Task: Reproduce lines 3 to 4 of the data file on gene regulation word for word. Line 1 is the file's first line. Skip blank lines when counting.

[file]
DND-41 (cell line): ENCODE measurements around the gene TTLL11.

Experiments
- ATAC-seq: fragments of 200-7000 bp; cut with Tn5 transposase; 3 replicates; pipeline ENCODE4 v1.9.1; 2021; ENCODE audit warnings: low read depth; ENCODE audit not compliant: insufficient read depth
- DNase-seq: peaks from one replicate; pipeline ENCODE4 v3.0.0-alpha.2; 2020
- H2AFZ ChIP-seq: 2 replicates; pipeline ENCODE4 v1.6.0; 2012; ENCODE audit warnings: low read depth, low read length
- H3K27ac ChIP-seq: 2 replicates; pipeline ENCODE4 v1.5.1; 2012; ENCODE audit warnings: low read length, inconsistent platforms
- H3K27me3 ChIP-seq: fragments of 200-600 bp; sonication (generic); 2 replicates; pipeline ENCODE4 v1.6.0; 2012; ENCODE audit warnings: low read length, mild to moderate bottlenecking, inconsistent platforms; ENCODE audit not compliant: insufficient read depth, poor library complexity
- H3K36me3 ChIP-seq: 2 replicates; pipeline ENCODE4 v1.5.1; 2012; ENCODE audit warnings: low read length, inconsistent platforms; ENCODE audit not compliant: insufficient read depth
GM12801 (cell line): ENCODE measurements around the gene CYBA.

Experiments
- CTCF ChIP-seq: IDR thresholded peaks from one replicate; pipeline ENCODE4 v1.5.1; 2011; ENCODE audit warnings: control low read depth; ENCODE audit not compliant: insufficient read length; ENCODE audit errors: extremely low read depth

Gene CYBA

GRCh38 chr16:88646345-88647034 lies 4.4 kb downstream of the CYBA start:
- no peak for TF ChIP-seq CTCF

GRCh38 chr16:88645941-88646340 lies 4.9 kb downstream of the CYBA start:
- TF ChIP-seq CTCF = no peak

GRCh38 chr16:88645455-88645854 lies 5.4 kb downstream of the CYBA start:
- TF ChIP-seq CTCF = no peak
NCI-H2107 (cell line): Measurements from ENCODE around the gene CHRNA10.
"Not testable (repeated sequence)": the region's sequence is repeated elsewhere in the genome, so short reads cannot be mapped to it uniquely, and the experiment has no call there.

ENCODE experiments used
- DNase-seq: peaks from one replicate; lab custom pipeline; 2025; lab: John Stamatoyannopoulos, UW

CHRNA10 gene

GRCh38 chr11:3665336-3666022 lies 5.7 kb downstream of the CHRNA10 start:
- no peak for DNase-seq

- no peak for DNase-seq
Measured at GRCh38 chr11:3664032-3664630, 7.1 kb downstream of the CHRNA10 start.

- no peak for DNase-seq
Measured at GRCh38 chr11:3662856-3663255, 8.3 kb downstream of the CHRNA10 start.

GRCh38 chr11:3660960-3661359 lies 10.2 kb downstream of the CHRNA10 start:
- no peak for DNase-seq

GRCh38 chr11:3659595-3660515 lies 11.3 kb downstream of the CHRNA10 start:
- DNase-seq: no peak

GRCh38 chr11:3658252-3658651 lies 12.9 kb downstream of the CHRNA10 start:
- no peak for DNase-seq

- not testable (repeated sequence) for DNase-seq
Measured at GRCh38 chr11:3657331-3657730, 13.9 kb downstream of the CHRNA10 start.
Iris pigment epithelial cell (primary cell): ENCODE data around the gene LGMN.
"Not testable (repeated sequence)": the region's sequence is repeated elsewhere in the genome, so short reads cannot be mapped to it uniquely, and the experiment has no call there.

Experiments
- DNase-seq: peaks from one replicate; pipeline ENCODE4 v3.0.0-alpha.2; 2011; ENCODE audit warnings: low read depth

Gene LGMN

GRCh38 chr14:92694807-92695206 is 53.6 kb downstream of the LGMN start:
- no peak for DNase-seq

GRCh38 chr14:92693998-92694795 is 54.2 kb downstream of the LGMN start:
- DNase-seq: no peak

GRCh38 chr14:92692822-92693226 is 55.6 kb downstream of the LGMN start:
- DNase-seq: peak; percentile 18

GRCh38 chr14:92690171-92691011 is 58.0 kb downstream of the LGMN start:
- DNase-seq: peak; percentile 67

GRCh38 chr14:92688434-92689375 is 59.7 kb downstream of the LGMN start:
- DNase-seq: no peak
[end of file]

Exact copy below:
- ATAC-seq: fragments of 200-7000 bp; cut with Tn5 transposase; 3 replicates; pipeline ENCODE4 v1.9.1; 2021; ENCODE audit warnings: low read depth; ENCODE audit not compliant: insufficient read depth
- DNase-seq: peaks from one replicate; pipeline ENCODE4 v3.0.0-alpha.2; 2020